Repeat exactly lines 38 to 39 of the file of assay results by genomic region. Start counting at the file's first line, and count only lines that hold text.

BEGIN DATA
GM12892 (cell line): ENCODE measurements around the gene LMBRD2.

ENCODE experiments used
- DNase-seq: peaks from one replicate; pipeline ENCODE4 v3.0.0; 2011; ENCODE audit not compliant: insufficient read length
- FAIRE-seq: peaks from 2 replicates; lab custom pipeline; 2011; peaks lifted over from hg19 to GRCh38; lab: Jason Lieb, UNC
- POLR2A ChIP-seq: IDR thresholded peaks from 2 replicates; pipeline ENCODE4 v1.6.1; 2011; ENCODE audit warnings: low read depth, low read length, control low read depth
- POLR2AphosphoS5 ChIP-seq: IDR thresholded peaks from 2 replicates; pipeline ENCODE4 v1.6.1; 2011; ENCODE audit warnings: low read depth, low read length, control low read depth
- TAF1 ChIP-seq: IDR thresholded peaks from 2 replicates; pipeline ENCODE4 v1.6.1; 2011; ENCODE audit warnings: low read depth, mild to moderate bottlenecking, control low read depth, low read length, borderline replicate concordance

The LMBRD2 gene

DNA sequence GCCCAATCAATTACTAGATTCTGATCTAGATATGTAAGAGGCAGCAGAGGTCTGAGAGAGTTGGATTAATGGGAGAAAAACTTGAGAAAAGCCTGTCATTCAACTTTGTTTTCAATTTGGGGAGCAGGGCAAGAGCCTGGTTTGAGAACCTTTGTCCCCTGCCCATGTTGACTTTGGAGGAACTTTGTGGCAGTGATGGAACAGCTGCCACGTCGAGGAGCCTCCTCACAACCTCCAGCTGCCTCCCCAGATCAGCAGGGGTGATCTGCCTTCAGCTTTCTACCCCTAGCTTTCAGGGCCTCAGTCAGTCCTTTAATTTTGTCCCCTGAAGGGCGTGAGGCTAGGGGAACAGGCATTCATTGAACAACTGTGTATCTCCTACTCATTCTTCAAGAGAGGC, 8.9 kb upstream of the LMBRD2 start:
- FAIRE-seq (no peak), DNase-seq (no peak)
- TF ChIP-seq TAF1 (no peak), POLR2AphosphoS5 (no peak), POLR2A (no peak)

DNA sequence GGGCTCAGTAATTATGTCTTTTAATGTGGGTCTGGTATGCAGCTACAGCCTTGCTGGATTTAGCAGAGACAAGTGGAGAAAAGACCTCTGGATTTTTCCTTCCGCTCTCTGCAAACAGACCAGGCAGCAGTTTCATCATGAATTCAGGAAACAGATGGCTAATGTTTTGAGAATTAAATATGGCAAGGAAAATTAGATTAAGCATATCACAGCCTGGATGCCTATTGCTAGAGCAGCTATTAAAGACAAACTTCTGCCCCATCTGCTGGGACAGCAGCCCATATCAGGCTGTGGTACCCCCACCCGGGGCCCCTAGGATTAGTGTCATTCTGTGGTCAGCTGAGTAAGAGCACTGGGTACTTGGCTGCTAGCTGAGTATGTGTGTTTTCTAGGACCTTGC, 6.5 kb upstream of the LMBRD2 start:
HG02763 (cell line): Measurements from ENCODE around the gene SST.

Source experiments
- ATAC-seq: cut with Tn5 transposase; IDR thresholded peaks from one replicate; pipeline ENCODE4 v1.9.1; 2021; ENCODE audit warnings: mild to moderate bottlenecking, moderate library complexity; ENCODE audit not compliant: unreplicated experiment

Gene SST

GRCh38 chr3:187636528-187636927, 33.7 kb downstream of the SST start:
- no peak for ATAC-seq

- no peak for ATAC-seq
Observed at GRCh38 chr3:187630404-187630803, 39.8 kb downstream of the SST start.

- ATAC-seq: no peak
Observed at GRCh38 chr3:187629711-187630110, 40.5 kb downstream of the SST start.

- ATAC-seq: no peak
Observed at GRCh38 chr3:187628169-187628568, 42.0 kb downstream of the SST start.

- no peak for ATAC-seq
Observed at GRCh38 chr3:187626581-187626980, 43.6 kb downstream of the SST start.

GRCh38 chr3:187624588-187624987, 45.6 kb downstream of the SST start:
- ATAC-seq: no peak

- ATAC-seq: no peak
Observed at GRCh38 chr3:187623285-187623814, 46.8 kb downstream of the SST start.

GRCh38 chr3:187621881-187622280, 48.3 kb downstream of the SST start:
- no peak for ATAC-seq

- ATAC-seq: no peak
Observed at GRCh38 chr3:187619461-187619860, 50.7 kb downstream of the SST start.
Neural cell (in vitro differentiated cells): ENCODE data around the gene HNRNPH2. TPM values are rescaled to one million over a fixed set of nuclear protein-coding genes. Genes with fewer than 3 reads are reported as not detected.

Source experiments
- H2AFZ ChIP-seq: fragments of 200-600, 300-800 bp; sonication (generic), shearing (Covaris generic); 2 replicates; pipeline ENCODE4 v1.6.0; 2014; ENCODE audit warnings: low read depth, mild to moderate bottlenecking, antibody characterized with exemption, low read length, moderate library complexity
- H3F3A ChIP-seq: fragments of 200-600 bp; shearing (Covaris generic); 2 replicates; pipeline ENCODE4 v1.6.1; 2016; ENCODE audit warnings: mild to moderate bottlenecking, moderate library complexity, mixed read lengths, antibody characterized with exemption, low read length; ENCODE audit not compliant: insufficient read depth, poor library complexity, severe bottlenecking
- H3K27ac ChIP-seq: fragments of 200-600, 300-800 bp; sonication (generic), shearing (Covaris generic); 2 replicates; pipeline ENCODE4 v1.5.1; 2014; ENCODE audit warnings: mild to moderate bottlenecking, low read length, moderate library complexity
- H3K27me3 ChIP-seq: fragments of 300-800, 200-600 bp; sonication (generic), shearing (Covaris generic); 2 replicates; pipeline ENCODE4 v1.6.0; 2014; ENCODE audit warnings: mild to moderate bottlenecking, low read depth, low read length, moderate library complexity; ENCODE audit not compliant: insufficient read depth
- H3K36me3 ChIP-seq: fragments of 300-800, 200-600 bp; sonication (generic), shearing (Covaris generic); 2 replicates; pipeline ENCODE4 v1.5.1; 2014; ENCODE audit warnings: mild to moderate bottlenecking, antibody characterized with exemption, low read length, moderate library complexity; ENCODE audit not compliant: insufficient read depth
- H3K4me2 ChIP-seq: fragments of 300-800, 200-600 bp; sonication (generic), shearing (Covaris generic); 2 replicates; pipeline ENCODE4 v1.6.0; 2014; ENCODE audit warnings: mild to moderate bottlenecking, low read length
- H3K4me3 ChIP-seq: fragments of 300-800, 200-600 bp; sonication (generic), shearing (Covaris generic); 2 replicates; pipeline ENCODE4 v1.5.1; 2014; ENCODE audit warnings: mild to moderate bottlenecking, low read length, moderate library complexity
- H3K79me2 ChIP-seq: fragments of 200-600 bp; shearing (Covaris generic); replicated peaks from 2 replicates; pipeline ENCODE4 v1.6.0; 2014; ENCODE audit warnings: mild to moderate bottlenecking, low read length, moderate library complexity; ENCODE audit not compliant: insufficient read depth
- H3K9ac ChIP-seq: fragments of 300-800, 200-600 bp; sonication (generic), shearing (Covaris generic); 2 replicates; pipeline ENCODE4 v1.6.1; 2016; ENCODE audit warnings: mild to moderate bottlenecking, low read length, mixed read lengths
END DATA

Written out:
- H3F3A ChIP-seq: fragments of 200-600 bp; shearing (Covaris generic); 2 replicates; pipeline ENCODE4 v1.6.1; 2016; ENCODE audit warnings: mild to moderate bottlenecking, moderate library complexity, mixed read lengths, antibody characterized with exemption, low read length; ENCODE audit not compliant: insufficient read depth, poor library complexity, severe bottlenecking
- H3K27ac ChIP-seq: fragments of 200-600, 300-800 bp; sonication (generic), shearing (Covaris generic); 2 replicates; pipeline ENCODE4 v1.5.1; 2014; ENCODE audit warnings: mild to moderate bottlenecking, low read length, moderate library complexity